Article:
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Is Samsung putting WP7 ahead of Android?

Probably the biggest blow in Android‘s hitherto charmed life came last week from Samsung, which, though never religious about operating systems, is hugely important to the success of any platform because of its market size. It has traditionally supported almost any open OS out there – Symbian, WinMo, LiMO, other Linux flavors, and more recently Android and WP7. But it has been narrowing its focus somewhat as it aims to release a few truly high impact devices, rather than take its usual scattergun approach into the smartphone market. It has backed away from Symbian and LiMO and its belated smartphone push centered on variations of a single handset, the hugely successful Galaxy S. But despite the high sales of that phone, it seems that Samsung will focus mainly on Windows Phone 7, rather than Android, in 2011.

According to a report in iMobile.com, Samsung plans for almost two- thirds of its high end models next year to run WP7, even though senior executives said, just a few months ago, that they would prioritise on Android. At this stage, WP7 had not yet hit the market, and Samsung had decided to move away from Symbian.

Samsung insiders said there was no pullback from Android, but it would greatly expand its smartphone ranges overall next year. It may be that the firm believes it can steal an early march in WP7 and dominate it more easily than Android, though previously, HTC and LG have been the closest Microsoft partners.

However its range balances out, the vendor will continue to use its scale to create a wide range of different models targeted carefully at different user profiles. Its own bada platform is also reported to be faring better than many had expected. When it was launched at the start of the year, single-vendor operating systems seemed to be on their way out, but since then the market has fragmented again, with several new options such as MeeGo and webOS 2.0 on the horizon.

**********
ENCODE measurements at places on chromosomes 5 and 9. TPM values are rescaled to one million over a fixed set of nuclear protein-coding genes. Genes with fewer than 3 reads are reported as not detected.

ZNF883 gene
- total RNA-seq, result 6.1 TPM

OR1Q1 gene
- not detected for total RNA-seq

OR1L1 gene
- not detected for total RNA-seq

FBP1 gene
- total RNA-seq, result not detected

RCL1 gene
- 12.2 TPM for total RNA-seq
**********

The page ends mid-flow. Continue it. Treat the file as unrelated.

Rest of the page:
And according to consultant Tomi Ahonen, in his latest quarterly update on smartphones, bada had 1.3 million active users in the third quarter, about 2 per cent of the global base for high-end handsets.

That would make bada the most successful mobile OS launch since the first iPhone iOS, achieved with only one handset, the popular Wave, and without the support of a US cellco. The Wave boasted Samsung‘s Super AMOLED display technology and a friendly, widget-based user interface at a lower price than the Galaxy S. It has now been joined by two further bada handsets.

Android remains in pole position to take second place in smartphones next year, and to usurp Symbian in some markets. But the market is a fluid and uncertain one, and Google‘s CEO Eric Schmidt needs to take a more decisive stance.

At last week‘s Web 2.0 Summit, he had his head firmly in the sand, saying the contracts made with the Open Handset Alliance (the group of Android supporters) were good enough to prevent a splintering of Android Market, and that Market apps would run across all handsets. Netflix and Rovio say otherwise, and Google needs to address the issue before it suffers the ultimate humiliation of losing out to Microsoft. ®

Copyright © 2010, Wireless Watch

Wireless Watch is published by Rethink Research, a London-based IT publishing and consulting firm. This weekly newsletter delivers in-depth analysis and market research of mobile and wireless for business. Subscription details are here.

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